The history of Pride Month begins in 1969 with the Stonewall Uprising in New York City. On June 28th, 1969, police raided the Stonewall Inn, a popular gay club in Greenwich Village, Manhattan. Throughout the 1960s, members of the LGBTQ+ community faced extreme levels of public and private discrimination. The public display of affection between members of the same sex was illegal in New York City and, up until 1966, the New York State Liquor Authority prohibited the sale of alcohol to members of the LGBTQ+ community.
Police raids were common, and very often violent. The owners of the Stonewall Inn were members of the American Mafia. They owned the majority of gay clubs and bars in Greenwich Village, profiting off of LGBTQ+ clients. To avoid prosecution, the Genovese family bribed the New York Sixth Police Precinct to turn a blind eye to the events happening inside their bar.
Thirteen people were arrested that night
During the early hours of 28 June 1969, Detective Charles Smythe and Deputy Inspector Seymour Pine entered the building alongside six other police officers. At this time, around 205 people were inside the bar. The police blocked all the exits, trapping everyone inside. A standard protocol for police raids was to check the identification of the club’s patrons and employees. Female police officers were often told to physically examine anyone thought to be “cross-dressing”. These checks were extremely violating, and police officers often took advantage.
However, this time those inside the Stonewall Inn did something unexpected – they fought back. Anyone who hadn’t already been arrested waited outside the Stonewall Inn. In a few minutes, a crowd of between 100 and 150 people amassed outside the club, chanting “Gay Power!” and singing “We Shall Overcome”. At that moment, there was an intense mixture of pride and hostility towards the police. As the police tried to break up the crowd, fights broke out between officers and bystanders. The wagons used to transport those arrested to the police station were overturned, tyres were slashed and beer bottles were thrown. When the crowd outside the Stonewall Inn had reached between 500 and 600 people, the events became a public spectacle. 13 people were arrested, in a spontaneous act of resistance and solidarity.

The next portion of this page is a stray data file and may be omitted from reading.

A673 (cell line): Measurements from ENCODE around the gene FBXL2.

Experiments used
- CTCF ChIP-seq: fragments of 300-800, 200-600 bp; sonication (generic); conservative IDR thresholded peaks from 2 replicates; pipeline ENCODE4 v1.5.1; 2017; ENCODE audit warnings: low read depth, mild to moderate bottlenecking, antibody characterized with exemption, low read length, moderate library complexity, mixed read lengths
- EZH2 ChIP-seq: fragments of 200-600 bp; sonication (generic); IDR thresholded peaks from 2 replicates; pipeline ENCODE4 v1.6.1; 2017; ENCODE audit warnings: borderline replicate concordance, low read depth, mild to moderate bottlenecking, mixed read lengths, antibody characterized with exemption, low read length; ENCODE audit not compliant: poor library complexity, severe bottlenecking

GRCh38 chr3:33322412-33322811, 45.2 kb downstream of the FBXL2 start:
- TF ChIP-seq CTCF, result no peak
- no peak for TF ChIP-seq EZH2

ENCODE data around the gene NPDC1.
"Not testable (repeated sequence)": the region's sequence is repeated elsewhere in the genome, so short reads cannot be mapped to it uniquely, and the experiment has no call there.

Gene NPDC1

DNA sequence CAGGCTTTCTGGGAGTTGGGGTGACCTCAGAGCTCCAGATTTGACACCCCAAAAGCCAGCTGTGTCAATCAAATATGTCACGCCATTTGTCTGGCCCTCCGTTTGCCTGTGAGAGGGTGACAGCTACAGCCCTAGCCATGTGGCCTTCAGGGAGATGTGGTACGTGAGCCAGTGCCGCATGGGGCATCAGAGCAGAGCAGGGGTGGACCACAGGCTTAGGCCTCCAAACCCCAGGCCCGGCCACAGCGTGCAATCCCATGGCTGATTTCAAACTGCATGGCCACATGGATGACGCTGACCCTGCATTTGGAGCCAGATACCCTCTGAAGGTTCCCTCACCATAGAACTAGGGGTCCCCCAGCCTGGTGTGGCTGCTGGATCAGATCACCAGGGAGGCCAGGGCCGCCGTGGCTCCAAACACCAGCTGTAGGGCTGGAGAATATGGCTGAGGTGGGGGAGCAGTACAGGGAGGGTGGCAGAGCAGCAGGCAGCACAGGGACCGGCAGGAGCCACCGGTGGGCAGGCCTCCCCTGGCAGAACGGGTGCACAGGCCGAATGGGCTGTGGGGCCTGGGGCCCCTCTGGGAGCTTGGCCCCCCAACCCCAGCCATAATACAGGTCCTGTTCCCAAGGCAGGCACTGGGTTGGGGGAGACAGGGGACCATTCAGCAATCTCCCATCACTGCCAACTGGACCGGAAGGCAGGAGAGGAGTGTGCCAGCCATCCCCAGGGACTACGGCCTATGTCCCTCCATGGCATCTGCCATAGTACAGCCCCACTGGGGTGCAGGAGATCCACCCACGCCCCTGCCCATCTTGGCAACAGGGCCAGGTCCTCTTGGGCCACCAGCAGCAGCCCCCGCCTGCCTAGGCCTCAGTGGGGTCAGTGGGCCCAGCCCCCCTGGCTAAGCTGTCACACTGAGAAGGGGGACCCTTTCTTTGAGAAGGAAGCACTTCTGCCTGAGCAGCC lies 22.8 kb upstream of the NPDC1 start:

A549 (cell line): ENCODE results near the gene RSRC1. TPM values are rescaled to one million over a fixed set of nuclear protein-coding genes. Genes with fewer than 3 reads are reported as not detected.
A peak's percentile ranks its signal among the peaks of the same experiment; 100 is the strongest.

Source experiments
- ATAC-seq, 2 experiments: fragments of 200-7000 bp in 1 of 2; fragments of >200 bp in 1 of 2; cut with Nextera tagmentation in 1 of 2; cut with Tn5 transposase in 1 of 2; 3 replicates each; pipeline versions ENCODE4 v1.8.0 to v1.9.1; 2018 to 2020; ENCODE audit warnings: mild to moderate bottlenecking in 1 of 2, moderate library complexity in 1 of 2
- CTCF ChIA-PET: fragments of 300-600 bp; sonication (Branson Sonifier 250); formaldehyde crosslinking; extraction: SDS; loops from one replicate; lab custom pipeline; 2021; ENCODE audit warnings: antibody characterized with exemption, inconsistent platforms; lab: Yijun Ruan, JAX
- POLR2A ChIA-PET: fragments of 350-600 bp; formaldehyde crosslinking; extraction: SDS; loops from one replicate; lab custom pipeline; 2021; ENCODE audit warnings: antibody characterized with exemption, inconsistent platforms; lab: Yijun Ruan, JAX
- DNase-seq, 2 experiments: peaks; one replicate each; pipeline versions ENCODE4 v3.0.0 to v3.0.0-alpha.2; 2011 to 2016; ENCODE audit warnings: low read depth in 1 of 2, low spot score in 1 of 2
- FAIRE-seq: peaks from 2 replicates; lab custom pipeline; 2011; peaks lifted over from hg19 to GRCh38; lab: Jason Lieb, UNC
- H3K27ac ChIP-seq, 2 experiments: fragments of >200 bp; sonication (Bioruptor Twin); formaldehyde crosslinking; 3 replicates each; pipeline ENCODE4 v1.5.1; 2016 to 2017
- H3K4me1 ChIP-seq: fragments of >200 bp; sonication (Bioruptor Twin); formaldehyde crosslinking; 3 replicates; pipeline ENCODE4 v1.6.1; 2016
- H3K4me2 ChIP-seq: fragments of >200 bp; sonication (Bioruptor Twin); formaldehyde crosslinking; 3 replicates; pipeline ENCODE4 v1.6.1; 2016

Stonewall’s riots became a catalyst for the Gay Liberation Movement
The events of 28 June 1969 inspired a wave of riots outside the Stonewall Inn and in the surrounding area. The following night, thousands of people gathered in front of the bar, occupying the whole of Christopher Street. Violent altercations between police officers and rioters took place until the early hours of the morning and this level of unrest continued for another two nights.
Stonewall’s riots became a catalyst for the Gay Liberation Movement. In July 1969, the Gay Liberation Front was established to “continue the momentum of the Stonewall Uprising, and to demand an end to the persecution of homosexuals”. This led to the Revolutionary People’s Constitutional Convention in 1970 which united Black, Feminist and Gay Liberation movements to discuss civil rights.
The legacy of Stonewall continues to inspire Pride movements across the world
On 28 June 1970, the Christopher Street Liberation Day commemorated the events of the Stonewall Uprising. Gay pride marches took place in New York, Los Angeles and Chicago – the first of their kind in US history. Within a year, the movement had spread to Boston, Dallas, Milwaukee, London, Paris and Stockholm. By 1972, gay rights groups existed in every major US city as well as Australia, Canada and Western Europe.
The legacy of Stonewall continues to inspire Pride movements across the world. This month, the LGBTQ+ community remembers the events of the uprising with pride. As an ally, I cannot fully understand the symbolic importance of these events, but the Stonewall Uprising offers hope to those facing oppression and discrimination on the basis of their sexual orientation. The history of Pride Month celebrates equality and social acceptance.